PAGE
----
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What the statistics tells us about various positions for active and passive center-backs

Sep 25, 2022

Players in high-pressing sides and low-pressing sides can be contrasted, as can ball-playing defenders and those who take a more direct approach. Center-back partnerships can even be distinguished by their cat- or dog-like behaviors.

This time, we want to know what the league’s active and passive center backs can teach us from the data.

By adjusting defensive statistics, we may determine a player’s propensity for a particular action by recording how many times they make the action for every 1,000 touches an opponent makes. However, there have been some excellent in-depth discussions on this subject within the football analytics community, so it is clear that this is not a perfect measurement. The total performance of a particular player can be impacted by team dynamics, game situation, and opponent strength.

Cristian Romero of Tottenham Hotspur led the Premier League in this category last season with 11.5 active defensive actions for every 1,000 opponent touches. This is understandable given that the Argentine international, who joined from Atalanta in Italy last summer, has established a reputation as an assertive, strong defender.

Romero’s position as the right-side center-back in Antonio Conte’s back three system is likely to have an impact on his numbers. From there, he has the responsibility to step out horizontally to defend wide areas and vertically to defend midfield areas, filling in for Spurs’ advanced wing-backs as needed.

Cesar Azpilicueta and Trevoh Chalobah at Chelsea, Joel Veltman at Brighton, and the Wolves combo of Willy Boly and Romain Saiss all scored strongly in this statistic for the previous season, which is likely due to their roles in back-three systems.

It only serves as an indication of player and team style and is neither better nor worse defense.

On the other hand, Leeds placed four players in the top 10 for the most front-foot, active defensive actions last season, demonstrating how much their defenders were biting at the heels of their opponents. Before Marcelo Bielsa was fired at the end of February, this was mostly accomplished under his man-marking defensive strategy, in which his players’ duties included shadowing their immediate opponent.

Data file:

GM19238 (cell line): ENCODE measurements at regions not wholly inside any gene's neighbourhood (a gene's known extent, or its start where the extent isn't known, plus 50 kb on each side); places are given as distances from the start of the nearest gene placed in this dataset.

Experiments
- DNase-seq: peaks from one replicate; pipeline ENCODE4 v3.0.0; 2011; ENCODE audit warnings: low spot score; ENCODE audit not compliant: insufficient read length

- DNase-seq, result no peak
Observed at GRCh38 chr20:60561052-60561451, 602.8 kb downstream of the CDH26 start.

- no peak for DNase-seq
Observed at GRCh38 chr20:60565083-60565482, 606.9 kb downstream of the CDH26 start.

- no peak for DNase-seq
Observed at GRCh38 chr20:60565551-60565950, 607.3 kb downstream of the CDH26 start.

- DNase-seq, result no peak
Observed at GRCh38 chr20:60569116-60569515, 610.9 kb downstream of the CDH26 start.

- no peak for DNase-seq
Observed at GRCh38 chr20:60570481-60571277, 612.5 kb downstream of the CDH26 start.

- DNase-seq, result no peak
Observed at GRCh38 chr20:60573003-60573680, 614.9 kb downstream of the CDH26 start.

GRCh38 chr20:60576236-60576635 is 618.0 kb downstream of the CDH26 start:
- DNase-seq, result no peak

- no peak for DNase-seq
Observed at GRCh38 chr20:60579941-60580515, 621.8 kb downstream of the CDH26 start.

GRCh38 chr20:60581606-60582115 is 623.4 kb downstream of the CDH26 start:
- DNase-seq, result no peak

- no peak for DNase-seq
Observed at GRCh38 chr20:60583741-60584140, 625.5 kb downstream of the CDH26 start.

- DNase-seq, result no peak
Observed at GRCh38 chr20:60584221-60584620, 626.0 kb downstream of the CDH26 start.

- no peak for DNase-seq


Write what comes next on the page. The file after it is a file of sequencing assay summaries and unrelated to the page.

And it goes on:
Kalidou Koulibaly is a front-foot defender for his new team Chelsea, although it is still too early to evaluate any statistics from this season. Among players with 300 or more minutes played, the longtime Napoli great presently tops the chart as the central defender with the most active defensive actions per 1,000 opponent touches.

Naturally, Koulibaly has already received a warning during his brief tenure in the Premier League. His departure against Leeds after receiving two cautions illustrated his tendency to be overeager while getting close to his man.

The use of the word “passive” in this context could imply that the center back is ambivalent or indifferent to his defensive duties.

One of these factors could be the particulars of their job description; for example, a player placed in the middle of a back three might not be expected to play defense.

The “defensive force fields” of the league can be used to explain another factor for such low-volume acts.

Dier, a defender who is frequently charged with leading the back three for Spurs rather than stepping forward to make a tackle or intercept the ball, serves as the list’s lone representative. Lewis Dunk of Brighton and Conor Coady, the former captain of Wolves, weren’t much busier. Both players were crucial in directing their team’s defense as part of a back three.

Van Dijk, who oozes class as one of the league’s most dominant center backs, is understandably near the bottom of the list as a defender who is unlikely to fly into challenges.

In contrast to Joel Matip, who was his most frequent defensive partner for Liverpool last season, he is a player who is more likely to hold his position defensively. Joel Matip would be more likely to get tight to his man to try to win the ball high up the field when his opponent had their back to goal.

Van Dijk’s propensity to withdraw during opponent counterattacks, employing strong body alignment to shepherd a player in a certain direction, is a strength of his game. He never engages in defensive action, instead buying his teammates time to regain their positions.

One can avoid taking defensive action entirely by using effective positioning. With effective teamwork, you can position your teammates to neutralize any potential threats. A center defender might assess their performance based on how little they were required to accomplish during a game with a strong team structure.

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